By creating revenue streams from what otherwise would have been operational costs, municipal water authorities can adapt their cost-recovery mandates to become more profitable stewards going forward. Water districts spend over $850 per acre-foot to treat and dispose of wastewater while potential buyers are eagerly paying nearly $1,000 per acre-foot whenever scarce opportunities to purchase water appear.[11] Moreover, after incurring the cost of treating and disposing wastewater, water districts in many parts of California then spend over $750 per acre-foot to import water to satisfy customer needs.[12]

This translates into the opportunity to both reduce costs—potentially covering water treatment costs and eliminating imported water costs—and to earn revenue by selling excess capacity.

Capitalizing on the revenue potential of water reuse benefits water districts, ratepayers, and policymakers. New revenue streams strengthen the water district’s balance sheet and business model, easing the reliance on traditional debt financing. Tapping into new market segments diversifies the customer base, reducing the need for rate hikes and fee levies. Modernizing wastewater treatment operations with revenue-generating assets enhances the ability of water districts to comply with climate and conservation policy goals.

Current commercial opportunities for water managers include selling excess supplies of potable and non-potable reuse to 1) industrial businesses vying for more aligned pricing, 2) water districts seeking to replenish groundwater, augment surface water supply, and/or mitigate seawater barrier intrusion, and 3) agricultural concerns experiencing reduced allocations from water authorities.

Farmers are a good example of a new customer segment for water operators. Historically, the cost to convey water from urban water operators to farmers has been prohibitive. But recent water allocation policy decisions have left some farmers without enough water to irrigate their crops forcing them to let fields lie fallow. For these potential customers, making the capital investment necessary to establish water delivery channels from urban water facilities increasingly makes sense.

RETURN ON INVESTMENT

There are few, if any, private sector investments in California’s civil water reclamation assets or water reuse projects over the past twenty-five years.  Consequently, no investment-return data is available for analysis.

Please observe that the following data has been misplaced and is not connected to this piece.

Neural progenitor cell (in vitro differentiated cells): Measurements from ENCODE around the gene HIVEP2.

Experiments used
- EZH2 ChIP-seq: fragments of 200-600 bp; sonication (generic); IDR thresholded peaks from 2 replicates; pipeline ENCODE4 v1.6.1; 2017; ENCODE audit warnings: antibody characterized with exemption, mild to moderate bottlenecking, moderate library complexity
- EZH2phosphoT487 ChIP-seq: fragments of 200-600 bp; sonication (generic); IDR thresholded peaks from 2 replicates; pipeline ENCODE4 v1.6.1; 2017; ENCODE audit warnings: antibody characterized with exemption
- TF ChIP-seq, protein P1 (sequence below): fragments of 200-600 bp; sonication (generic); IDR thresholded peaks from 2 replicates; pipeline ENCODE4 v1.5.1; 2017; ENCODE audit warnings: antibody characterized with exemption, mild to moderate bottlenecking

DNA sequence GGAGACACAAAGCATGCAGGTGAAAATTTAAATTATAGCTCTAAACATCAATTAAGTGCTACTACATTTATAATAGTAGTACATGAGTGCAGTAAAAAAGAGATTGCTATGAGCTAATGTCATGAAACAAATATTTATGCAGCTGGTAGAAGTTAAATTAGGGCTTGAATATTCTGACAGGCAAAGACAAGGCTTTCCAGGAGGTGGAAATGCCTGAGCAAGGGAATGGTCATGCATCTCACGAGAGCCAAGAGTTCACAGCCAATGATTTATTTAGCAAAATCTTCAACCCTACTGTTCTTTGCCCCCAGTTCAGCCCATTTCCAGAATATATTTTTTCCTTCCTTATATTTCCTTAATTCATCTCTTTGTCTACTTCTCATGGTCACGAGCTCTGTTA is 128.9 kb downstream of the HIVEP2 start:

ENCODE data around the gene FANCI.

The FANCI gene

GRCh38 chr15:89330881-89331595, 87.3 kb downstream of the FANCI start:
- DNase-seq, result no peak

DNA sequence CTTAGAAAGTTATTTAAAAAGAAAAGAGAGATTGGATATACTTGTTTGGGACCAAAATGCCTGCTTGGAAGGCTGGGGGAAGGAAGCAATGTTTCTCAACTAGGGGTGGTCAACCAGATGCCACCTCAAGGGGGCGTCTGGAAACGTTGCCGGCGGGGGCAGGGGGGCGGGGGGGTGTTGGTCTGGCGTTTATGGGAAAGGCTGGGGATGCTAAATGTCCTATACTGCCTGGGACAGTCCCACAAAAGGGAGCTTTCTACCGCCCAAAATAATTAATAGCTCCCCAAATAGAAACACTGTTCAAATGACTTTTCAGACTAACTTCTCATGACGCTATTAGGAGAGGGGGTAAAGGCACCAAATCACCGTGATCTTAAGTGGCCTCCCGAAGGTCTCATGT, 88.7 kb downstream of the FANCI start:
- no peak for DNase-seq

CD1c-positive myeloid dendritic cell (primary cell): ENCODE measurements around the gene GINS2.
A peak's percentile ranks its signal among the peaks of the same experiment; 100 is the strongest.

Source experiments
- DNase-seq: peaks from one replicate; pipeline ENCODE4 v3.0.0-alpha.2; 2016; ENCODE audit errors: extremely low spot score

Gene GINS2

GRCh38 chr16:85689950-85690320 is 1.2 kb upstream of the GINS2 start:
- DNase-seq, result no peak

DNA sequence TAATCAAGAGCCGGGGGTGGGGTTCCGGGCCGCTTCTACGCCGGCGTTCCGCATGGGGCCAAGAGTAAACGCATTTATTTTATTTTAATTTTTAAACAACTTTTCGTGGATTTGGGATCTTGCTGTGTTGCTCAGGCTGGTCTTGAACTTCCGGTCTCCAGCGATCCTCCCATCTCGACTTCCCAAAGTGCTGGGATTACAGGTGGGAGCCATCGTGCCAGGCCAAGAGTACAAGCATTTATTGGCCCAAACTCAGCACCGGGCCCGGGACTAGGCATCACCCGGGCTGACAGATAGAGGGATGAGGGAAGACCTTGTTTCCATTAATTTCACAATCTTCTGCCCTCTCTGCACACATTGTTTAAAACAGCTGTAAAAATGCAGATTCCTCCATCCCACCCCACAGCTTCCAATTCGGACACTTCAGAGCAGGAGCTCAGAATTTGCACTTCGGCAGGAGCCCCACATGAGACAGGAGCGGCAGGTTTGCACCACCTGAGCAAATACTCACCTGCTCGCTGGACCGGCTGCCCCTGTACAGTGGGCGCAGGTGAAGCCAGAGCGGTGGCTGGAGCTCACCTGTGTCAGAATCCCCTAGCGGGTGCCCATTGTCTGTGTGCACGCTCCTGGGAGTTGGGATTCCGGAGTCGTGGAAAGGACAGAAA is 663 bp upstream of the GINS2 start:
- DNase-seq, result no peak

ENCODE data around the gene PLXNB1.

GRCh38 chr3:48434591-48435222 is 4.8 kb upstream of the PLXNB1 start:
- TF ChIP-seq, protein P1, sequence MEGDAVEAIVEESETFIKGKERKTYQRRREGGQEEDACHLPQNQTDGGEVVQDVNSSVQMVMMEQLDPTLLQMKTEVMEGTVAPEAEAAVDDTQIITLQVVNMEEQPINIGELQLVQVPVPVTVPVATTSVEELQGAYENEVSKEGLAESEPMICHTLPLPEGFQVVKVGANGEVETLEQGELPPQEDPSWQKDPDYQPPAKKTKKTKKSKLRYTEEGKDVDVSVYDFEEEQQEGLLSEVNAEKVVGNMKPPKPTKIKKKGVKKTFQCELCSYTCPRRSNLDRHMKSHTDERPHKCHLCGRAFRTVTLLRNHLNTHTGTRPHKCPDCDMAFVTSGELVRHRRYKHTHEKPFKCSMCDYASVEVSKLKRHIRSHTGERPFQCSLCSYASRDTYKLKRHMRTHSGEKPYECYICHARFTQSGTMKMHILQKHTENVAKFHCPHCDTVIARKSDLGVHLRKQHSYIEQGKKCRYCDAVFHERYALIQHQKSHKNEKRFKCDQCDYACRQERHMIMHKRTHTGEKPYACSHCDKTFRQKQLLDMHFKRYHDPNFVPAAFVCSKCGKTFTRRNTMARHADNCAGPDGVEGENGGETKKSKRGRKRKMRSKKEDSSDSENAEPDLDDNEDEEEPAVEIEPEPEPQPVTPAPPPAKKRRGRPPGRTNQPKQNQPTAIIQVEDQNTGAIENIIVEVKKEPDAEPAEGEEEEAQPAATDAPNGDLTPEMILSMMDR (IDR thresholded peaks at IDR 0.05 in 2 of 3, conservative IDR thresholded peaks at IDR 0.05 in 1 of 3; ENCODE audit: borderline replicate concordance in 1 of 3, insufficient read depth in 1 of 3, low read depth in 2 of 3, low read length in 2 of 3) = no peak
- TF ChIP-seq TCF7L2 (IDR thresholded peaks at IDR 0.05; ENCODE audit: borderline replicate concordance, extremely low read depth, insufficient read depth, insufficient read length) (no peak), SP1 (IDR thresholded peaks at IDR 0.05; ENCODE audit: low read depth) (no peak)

The market for recycled water in California is evolving as policymakers and ratepayers consider the long-term implications of water scarcity. In so doing, many are recognizing that water and wastewater services are a much more complex and capital-intensive proposition than selling a public good.

Similarly, the validity of the water sector’s cost recovery model has been called into question as concerns about water quality and supply issues, outdated infrastructure, deferred maintenance, climate change, and contaminants loom larger than the billions already borrowed to comply with regulatory-mandated remediation.[13]

Current pricing policies are challenging all constituencies as operations and maintenance costs rise and water sales revenue falls. Water pricing policies and municipal financing practices reveal often fail to fully capture the lifecycle costs of water delivery and wastewater treatment, further compromising the financial stability of water authorities.[14]

The convergence of these dynamics presents an opportunity for private investors to partner with municipal water authorities to unlock value in new revenue-generating services such as water reuse. Few water authorities can take the financial risks of building new infrastructure to deliver recycled water to customers or investing in emergent water purification technologies to lower costs. For private investors, these risks present an investment opportunity.

As the costs of public financing increase—whether due to using bonding capacity for projects that could otherwise be financed by the private sector or to investing in sub-optimal technologies because better alternatives are unproven and carry higher risk—the price of private financing becomes more attractive given the value created for the public. Moreover, these uncaptured values reveal the true cost of public financing especially when the impact of subsidized bond financing on market pricing is factored into decision-making. Returns for private investors can be captured in the value they offer water authorities that is not available from the capital markets and reduces uncompensated risks borne by taxpayers.